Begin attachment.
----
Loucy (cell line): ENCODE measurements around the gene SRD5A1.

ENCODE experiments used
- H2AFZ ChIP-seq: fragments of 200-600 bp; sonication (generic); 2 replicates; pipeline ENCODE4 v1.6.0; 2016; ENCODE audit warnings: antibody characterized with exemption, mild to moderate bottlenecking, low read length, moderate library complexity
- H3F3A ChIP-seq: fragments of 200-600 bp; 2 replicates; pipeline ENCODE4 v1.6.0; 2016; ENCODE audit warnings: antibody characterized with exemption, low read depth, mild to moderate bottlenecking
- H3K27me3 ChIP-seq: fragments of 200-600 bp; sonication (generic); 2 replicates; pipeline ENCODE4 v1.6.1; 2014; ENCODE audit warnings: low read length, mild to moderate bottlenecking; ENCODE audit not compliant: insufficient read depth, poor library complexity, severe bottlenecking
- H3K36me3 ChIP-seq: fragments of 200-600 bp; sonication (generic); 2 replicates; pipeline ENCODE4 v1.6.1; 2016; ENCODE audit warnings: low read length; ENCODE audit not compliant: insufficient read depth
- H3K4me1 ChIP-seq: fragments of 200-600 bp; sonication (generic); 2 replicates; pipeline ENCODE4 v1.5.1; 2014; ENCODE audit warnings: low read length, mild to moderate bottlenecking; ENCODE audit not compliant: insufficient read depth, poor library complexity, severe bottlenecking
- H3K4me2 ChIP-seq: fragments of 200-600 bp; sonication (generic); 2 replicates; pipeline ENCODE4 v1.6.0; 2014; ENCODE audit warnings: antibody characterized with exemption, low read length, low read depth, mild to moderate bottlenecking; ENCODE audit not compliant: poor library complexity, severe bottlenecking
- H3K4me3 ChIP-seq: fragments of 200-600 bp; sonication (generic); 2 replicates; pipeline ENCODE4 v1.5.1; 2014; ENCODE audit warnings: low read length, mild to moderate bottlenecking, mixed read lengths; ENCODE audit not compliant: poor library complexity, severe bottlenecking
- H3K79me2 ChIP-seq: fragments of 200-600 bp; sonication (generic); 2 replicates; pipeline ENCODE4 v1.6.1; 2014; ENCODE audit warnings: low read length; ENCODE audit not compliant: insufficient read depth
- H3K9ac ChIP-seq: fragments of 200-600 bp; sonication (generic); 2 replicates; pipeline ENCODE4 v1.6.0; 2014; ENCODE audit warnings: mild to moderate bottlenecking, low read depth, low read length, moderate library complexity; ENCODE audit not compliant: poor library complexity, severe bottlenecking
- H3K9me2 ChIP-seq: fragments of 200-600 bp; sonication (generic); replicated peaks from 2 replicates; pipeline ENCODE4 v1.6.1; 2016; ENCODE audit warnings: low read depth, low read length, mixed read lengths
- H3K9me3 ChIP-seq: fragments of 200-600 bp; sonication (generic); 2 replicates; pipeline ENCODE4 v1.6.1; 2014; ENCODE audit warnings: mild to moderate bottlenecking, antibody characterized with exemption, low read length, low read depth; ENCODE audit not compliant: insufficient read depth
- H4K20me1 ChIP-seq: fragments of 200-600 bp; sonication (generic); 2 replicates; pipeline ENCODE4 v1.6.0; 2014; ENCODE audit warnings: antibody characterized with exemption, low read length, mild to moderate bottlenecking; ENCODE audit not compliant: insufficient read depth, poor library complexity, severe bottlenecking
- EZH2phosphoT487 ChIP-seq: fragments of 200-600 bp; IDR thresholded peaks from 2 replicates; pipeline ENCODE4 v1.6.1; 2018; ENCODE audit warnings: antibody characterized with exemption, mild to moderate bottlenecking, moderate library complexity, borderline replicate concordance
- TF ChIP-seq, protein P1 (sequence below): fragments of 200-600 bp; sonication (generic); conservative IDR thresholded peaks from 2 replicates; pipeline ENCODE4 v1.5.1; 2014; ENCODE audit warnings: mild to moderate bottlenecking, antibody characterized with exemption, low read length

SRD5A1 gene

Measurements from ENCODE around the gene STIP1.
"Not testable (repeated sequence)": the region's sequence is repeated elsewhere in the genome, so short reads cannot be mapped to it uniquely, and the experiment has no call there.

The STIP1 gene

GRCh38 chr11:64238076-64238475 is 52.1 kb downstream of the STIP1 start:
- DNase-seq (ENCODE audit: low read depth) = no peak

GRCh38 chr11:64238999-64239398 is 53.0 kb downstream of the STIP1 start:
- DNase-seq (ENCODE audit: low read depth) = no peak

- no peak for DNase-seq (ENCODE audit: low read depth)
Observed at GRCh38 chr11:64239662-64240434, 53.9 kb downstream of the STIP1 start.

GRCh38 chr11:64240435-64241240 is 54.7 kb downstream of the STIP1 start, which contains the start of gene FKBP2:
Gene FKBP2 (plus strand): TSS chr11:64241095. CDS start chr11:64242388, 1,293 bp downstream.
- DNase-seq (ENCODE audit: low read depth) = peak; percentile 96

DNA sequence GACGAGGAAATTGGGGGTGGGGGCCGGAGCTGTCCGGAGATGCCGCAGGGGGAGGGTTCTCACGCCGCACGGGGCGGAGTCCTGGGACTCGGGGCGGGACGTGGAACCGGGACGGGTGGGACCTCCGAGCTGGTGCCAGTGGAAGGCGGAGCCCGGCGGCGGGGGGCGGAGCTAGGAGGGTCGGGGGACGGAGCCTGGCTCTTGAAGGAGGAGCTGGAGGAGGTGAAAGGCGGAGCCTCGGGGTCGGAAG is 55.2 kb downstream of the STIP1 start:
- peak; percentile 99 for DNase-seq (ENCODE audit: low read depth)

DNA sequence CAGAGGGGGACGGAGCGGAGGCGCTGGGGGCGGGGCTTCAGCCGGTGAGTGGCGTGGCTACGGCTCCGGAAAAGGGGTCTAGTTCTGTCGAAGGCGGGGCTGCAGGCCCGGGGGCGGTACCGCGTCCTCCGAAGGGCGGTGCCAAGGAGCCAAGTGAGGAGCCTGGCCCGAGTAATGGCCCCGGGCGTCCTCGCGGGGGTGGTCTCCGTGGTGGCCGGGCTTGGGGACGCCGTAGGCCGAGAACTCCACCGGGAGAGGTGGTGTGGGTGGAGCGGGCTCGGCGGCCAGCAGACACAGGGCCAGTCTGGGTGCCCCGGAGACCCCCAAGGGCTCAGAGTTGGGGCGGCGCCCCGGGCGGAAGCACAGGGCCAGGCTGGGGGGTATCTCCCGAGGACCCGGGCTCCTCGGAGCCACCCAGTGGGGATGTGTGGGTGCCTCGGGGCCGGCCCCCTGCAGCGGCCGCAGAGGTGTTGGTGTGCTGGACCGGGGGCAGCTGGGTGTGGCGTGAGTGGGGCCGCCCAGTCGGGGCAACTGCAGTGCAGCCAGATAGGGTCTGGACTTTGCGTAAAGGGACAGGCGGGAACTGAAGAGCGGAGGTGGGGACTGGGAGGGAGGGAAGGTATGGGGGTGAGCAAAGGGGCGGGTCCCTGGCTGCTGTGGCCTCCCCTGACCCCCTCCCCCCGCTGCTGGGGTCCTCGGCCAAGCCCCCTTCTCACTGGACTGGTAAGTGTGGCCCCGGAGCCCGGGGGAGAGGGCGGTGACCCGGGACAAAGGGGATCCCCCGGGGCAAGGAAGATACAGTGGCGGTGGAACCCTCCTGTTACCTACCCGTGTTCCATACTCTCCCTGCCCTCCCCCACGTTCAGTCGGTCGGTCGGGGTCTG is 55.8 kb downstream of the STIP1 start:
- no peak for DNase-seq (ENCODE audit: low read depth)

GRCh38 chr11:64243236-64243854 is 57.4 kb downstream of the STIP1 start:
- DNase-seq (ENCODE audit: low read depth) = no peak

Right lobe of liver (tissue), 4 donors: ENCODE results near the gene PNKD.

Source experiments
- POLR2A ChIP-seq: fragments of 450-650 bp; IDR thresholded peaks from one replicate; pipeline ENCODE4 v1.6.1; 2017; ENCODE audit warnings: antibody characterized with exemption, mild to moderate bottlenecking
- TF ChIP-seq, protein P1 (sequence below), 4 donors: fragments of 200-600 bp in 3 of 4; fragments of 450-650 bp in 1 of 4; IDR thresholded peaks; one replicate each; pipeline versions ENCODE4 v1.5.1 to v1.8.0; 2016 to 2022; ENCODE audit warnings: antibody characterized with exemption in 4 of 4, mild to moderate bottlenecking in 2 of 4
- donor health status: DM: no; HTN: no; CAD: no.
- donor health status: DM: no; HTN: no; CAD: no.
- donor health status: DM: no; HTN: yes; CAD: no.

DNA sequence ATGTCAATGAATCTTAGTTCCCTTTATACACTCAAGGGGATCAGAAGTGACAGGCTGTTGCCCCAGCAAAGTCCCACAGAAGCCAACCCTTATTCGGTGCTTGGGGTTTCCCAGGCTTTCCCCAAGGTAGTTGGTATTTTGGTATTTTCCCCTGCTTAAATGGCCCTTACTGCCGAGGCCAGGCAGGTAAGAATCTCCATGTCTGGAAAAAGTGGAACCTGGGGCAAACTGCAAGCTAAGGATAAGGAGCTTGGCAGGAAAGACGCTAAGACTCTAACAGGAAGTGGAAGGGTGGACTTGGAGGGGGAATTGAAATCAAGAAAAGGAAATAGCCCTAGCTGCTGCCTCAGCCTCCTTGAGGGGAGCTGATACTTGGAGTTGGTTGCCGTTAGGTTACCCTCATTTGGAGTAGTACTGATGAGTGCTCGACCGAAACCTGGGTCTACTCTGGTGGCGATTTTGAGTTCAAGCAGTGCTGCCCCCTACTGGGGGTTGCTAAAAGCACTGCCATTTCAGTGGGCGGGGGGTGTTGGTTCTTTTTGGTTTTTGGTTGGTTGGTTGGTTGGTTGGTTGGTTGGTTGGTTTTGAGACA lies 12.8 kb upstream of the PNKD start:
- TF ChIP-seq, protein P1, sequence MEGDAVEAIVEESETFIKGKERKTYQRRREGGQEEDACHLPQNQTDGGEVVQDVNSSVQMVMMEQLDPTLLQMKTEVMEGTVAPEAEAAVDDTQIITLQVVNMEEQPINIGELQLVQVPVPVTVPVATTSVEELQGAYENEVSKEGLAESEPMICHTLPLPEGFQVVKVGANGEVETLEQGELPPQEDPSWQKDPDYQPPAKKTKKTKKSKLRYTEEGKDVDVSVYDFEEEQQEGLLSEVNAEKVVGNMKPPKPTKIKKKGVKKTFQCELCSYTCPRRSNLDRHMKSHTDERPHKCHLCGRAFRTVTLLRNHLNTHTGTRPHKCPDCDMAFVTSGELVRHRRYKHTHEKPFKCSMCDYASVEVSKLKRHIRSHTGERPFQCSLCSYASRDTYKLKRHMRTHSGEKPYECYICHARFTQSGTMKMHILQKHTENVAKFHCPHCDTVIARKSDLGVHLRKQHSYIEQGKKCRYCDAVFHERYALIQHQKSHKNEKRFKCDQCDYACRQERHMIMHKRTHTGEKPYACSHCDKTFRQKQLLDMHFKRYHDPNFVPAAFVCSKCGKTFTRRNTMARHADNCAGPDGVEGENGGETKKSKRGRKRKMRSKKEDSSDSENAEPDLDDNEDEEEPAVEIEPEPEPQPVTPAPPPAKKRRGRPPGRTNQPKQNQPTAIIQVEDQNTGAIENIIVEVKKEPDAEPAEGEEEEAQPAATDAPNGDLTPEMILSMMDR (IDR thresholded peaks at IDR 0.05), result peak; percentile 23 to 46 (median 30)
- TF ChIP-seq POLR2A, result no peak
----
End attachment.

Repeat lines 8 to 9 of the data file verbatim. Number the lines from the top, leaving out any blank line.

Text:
- H3K4me2 ChIP-seq: fragments of 200-600 bp; sonication (generic); 2 replicates; pipeline ENCODE4 v1.6.0; 2014; ENCODE audit warnings: antibody characterized with exemption, low read length, low read depth, mild to moderate bottlenecking; ENCODE audit not compliant: poor library complexity, severe bottlenecking
- H3K4me3 ChIP-seq: fragments of 200-600 bp; sonication (generic); 2 replicates; pipeline ENCODE4 v1.5.1; 2014; ENCODE audit warnings: low read length, mild to moderate bottlenecking, mixed read lengths; ENCODE audit not compliant: poor library complexity, severe bottlenecking